My friend Bill Sundstrom recommended it. Quite interesting to read. The style is different from the usual science fiction. Deeply moody and elliptical. The strange Area X the narrator finds herself in is like her “pool gone wild” that she “studied” as a child. As her grownups inadvertently created the ecosystem of the wild pool through their neglect, so “something” has created the ecosystem of Area X. Like a child who might suddenly find one morning that her parents have decided to move, so too does the now-grown biologist find a capricious and inexplicable force, seemingly moving her from camp to tower to lighthouse. There are borders that must be crossed, and when people cross borders, they are different. Is the whole thing a lyrical exploration of how we pass from childhood to the catatonic “grave” of adulthood? Don’t we all want to be back in that meadow where we spent what seems like ages observing a line of ants? Didn’t it seem like one moment it was the ants, then suddenly we were eating some carrots, and then it was dark and the covers were a fortress? The narrator reminded me of Encyclopedia Brown… searching for clues, but easily distracted.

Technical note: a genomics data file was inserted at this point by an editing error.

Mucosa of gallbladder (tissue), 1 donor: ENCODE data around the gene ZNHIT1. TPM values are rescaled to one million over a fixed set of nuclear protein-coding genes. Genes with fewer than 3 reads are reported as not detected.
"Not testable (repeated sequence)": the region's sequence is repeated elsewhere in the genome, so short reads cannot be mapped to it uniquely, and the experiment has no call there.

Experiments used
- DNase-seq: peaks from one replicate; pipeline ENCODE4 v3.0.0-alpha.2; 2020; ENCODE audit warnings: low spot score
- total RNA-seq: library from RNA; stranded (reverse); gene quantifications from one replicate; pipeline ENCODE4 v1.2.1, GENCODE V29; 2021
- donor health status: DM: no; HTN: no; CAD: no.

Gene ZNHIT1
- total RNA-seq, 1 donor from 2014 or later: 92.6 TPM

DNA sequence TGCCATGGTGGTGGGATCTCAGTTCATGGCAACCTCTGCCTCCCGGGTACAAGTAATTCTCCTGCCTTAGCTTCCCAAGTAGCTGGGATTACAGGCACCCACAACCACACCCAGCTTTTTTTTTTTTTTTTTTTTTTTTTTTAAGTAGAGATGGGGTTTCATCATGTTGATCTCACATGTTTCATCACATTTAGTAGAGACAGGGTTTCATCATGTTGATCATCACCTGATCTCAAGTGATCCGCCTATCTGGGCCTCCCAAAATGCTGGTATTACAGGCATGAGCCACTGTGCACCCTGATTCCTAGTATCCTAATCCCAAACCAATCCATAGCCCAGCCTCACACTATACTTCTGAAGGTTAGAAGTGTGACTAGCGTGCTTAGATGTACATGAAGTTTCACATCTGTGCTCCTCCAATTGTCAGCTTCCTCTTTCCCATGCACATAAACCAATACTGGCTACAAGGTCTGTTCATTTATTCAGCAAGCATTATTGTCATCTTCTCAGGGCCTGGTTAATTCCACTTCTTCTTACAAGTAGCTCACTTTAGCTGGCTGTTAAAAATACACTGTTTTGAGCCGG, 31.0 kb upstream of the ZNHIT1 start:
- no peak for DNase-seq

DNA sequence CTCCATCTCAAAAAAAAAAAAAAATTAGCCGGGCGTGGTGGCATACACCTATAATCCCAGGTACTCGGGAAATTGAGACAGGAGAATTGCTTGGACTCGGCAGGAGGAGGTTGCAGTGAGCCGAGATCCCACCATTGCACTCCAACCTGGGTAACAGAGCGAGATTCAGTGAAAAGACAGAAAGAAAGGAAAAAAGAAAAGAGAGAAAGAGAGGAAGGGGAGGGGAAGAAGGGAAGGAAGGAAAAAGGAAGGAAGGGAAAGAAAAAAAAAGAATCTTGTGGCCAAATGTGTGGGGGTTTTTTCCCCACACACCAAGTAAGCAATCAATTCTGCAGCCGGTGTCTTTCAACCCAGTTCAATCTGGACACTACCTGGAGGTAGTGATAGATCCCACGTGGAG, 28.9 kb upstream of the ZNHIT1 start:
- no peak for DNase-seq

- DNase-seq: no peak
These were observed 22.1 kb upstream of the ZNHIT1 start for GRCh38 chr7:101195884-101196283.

But in the end as a reader I got… well… bored. Sorry Bill. I think it is hard (for me at least) to get fully vested in a novel when characters don’t have names or motives (except for the heroine). Definitely biological material for thought. Bill likes lichens etc. so for him to have a slime mold be the alien I am sure was a wow moment.